My first orphans’ Christmas

I don’t think I’ve been proper homesick until Christmas Eve.

It’s not that I don’t miss home, I do, it’s just I haven’t experienced this full-blown smack you in the face homesickness that people describe.

Then Christmas Eve rolled round and opposed to catching up with all my friends at a bar in Nelson and going carol-singing with the family on the church steps, I found myself pouring pints and using every part of my will to not burst into tears – especially after I learnt we were staying open later than anticipated, meaning I missed my Skype date for my nephew’s first Christmas.

Instead at the pre-arranged Skype time I found myself polishing glasses opposite a very drunk patron saying on repeat – ‘I know you don’t like me. You don’t like me do you? It’s ok that you don’t like me. Why don’t you like me?’ all because I refused to serve him – not because I didn’t like him but because he was shit-faced.

So by the time I managed to get home it was already Christmas and in a desperate attempt to cheer myself up I decided to play dress-ups with the cats.

But putting that little Santa hat on their heads was a bit like animal cruelty – especially watching their tiny paws frantically clawing at their throats in an attempt to pry the elastic band off, so much so I didn’t have the heart to try again to get the perfect Seasons Greetings from ‘Bus Face’ (my affectionate nickname for Leila) and ‘Ellie-cat’ photo.

I then comaed only to be woken a few hours later, not by snow as I had hoped, but by thunder and lightning and sideways rain which made it difficult to get motivation to walk to my orphans’ Christmas brunch at the pub.

I’m glad I made the effort though, there were eggs and bacon and crumpets and Vogels, a kiwi pumping out Flat Whites on the coffee machine – and a real Christmas tree.

Post-brunch I excused myself for my obligatory Christmas nap but it turned into a four hour one, to the point I actually had to be woken for Secret Santa.
And, I was still half asleep when I made the mortifying discovery that the present I had brought, which was a joke present (a giant Hello Kitty head filled with bubble-bath) and a cool present (a selection of awesome candies like Pez, Push Pops and Haribo) wrapped separately but tied together with string had come apart, meaning they got mistaken for two individual presents.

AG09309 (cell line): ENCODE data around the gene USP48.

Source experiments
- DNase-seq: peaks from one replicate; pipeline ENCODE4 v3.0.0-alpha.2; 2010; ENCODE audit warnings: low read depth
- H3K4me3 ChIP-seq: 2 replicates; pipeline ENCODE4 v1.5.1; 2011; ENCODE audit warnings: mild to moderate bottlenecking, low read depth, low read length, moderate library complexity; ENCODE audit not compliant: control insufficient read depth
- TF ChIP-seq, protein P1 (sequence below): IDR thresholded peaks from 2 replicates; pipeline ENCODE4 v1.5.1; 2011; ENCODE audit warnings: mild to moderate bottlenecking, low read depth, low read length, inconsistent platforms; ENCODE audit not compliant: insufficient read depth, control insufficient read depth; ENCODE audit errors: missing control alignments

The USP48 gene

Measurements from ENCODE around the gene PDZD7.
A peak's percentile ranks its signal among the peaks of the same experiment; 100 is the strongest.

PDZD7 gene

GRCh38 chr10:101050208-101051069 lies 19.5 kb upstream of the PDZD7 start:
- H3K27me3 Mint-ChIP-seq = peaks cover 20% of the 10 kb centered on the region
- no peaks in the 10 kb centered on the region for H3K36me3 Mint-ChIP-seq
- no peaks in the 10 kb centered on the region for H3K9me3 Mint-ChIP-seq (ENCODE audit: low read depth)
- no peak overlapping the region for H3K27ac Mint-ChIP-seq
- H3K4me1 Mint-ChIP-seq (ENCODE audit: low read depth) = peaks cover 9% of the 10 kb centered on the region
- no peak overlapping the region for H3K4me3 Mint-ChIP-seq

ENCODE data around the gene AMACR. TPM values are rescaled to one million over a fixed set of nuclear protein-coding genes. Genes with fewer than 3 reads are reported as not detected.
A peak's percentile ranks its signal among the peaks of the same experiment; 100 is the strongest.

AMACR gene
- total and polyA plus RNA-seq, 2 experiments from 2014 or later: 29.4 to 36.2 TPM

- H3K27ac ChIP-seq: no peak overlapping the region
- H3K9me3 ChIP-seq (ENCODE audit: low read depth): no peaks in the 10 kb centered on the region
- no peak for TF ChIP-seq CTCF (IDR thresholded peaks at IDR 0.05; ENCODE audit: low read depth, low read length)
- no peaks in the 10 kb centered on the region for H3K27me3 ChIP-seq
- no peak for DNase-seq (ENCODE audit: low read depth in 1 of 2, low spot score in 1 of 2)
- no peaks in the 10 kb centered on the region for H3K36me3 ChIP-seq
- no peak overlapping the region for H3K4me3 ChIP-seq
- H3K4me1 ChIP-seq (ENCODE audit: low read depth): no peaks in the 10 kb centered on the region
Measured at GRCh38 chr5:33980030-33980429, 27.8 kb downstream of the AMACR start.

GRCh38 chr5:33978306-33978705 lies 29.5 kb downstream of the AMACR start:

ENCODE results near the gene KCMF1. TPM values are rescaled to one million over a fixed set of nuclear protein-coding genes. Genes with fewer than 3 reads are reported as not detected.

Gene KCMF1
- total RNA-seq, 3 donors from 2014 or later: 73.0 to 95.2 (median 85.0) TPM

By the time I realised it was too late and Coconut next to me (his nickname because he’s from Samoa) and the only one who knew my predicament made me feel worse whisper-teasing ‘you ruined Christmas’ at every opportunity, before that somewhat awkward moment at the end when everyone couldn’t work out why there was one present left under the tree.

Afterwards I felt so bad for the poor sod who got the Hello Kitty head I fessed up and gave him the spare present too.

As for Christmas dinner, the concept of a full-blown roast really suits Christmas when it’s cold and generally miserable outside.



It makes less sense in a South Pacific Christmas, though we try anyway – then again my Aunty’s festive summer raw cauliflower and crushed gingernut salad doesn’t make much sense either.

I ended up piking from the pub at midnight, while the revellers stayed on until it was light outside and spent the next two days on the couch with an pre-migraine-ish headache watching the Kardashians, leaving only to fetch more Whittakers’ chocolate and RJ’s licorice sent over from my big sister.

Thinking about it, I’m sure there must have been an ulterior motive for her sending it to me, given I get to see her for the first time in a year in little under a month and when the roles were reversed and she came back from her year abroad I once joked – ‘you were so fat you worked up a sweat walking around the house.’

But now here I am about to go home a good 10kgs heavier than her – and she just had a baby.

To add insult to injury, she wore my what I would deem my ‘skinny Rachael’ clothes as maternity clothes.

And, I would truly like to do something about the shape of my arse but I live off pub food because it’s free and last time I attempted running in London I face-planted and spent the next three weeks plying gravel out of my hands and elbows.

Karma I tell you, karma.

As a endnote… a big thank you to Ernesto and Emma for letting me use their Christmas Day photos because I was too slack to take my own!


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